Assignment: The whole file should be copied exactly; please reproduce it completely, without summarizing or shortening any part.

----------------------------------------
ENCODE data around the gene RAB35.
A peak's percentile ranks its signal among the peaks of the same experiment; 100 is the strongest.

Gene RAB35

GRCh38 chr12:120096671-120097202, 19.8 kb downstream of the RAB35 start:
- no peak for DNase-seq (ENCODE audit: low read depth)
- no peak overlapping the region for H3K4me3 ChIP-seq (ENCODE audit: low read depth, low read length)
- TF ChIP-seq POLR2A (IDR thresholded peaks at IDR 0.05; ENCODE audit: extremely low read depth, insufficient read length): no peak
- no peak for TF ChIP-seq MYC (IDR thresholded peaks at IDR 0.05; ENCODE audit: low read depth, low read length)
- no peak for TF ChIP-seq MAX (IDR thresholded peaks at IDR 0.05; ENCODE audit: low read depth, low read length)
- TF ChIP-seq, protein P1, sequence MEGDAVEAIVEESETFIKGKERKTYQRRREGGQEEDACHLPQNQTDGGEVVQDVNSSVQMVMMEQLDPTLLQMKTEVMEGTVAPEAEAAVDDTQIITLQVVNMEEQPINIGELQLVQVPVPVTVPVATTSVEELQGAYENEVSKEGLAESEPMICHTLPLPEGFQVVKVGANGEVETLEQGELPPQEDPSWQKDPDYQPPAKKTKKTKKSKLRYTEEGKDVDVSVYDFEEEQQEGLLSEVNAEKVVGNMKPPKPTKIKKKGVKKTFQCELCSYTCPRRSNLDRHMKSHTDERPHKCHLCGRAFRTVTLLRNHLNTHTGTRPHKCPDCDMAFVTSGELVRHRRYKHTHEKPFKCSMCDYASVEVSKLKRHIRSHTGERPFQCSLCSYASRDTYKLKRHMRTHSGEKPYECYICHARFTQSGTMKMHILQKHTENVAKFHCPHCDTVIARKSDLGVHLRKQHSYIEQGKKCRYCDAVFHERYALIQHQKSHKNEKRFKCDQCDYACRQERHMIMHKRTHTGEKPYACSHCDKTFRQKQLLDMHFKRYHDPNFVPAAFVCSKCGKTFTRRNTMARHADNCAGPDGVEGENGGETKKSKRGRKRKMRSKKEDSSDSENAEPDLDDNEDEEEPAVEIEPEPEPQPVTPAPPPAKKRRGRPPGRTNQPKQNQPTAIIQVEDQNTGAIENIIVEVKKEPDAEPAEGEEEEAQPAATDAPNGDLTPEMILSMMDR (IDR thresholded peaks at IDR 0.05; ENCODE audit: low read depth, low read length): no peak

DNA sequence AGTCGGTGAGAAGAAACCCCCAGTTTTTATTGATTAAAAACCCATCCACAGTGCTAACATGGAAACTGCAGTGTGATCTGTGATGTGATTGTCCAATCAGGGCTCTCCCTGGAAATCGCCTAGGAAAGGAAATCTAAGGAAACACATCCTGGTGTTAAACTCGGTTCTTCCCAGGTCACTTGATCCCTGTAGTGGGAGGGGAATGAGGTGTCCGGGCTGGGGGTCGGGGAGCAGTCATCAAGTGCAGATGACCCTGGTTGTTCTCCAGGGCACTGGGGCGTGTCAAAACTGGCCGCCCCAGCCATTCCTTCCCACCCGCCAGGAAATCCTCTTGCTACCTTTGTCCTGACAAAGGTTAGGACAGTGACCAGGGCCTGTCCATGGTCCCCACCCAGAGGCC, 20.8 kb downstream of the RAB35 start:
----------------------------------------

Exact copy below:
ENCODE data around the gene RAB35.
A peak's percentile ranks its signal among the peaks of the same experiment; 100 is the strongest.

Gene RAB35

GRCh38 chr12:120096671-120097202, 19.8 kb downstream of the RAB35 start:
- no peak for DNase-seq (ENCODE audit: low read depth)
- no peak overlapping the region for H3K4me3 ChIP-seq (ENCODE audit: low read depth, low read length)
- TF ChIP-seq POLR2A (IDR thresholded peaks at IDR 0.05; ENCODE audit: extremely low read depth, insufficient read length): no peak
- no peak for TF ChIP-seq MYC (IDR thresholded peaks at IDR 0.05; ENCODE audit: low read depth, low read length)
- no peak for TF ChIP-seq MAX (IDR thresholded peaks at IDR 0.05; ENCODE audit: low read depth, low read length)
- TF ChIP-seq, protein P1, sequence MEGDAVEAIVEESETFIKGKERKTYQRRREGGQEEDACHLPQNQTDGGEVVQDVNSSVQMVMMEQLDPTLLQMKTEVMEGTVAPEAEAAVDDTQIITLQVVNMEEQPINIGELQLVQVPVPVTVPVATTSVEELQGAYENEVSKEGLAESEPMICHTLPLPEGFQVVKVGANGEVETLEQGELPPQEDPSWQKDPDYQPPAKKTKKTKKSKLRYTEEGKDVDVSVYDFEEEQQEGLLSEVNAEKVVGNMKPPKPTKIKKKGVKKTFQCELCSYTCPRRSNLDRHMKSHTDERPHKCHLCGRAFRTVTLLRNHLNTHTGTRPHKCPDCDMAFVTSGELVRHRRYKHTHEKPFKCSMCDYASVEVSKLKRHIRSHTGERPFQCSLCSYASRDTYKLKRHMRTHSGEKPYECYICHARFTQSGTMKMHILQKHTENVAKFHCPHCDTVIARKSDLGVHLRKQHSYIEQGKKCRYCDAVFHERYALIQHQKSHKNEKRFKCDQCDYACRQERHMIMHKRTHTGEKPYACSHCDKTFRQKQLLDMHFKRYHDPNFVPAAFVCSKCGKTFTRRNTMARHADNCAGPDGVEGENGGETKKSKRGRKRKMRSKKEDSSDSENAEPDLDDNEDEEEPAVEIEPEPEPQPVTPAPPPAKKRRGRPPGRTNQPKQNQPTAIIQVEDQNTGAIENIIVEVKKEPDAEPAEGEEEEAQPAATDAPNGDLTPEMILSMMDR (IDR thresholded peaks at IDR 0.05; ENCODE audit: low read depth, low read length): no peak

DNA sequence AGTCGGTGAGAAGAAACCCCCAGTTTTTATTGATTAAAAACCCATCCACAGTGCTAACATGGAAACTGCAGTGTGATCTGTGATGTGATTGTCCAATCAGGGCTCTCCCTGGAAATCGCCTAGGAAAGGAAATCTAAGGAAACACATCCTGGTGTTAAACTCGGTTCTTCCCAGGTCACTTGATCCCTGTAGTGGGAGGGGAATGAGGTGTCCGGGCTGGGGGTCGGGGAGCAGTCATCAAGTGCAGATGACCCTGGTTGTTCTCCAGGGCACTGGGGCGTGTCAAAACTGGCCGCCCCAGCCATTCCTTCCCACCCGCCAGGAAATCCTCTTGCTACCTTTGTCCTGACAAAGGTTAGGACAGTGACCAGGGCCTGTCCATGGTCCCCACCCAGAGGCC, 20.8 kb downstream of the RAB35 start: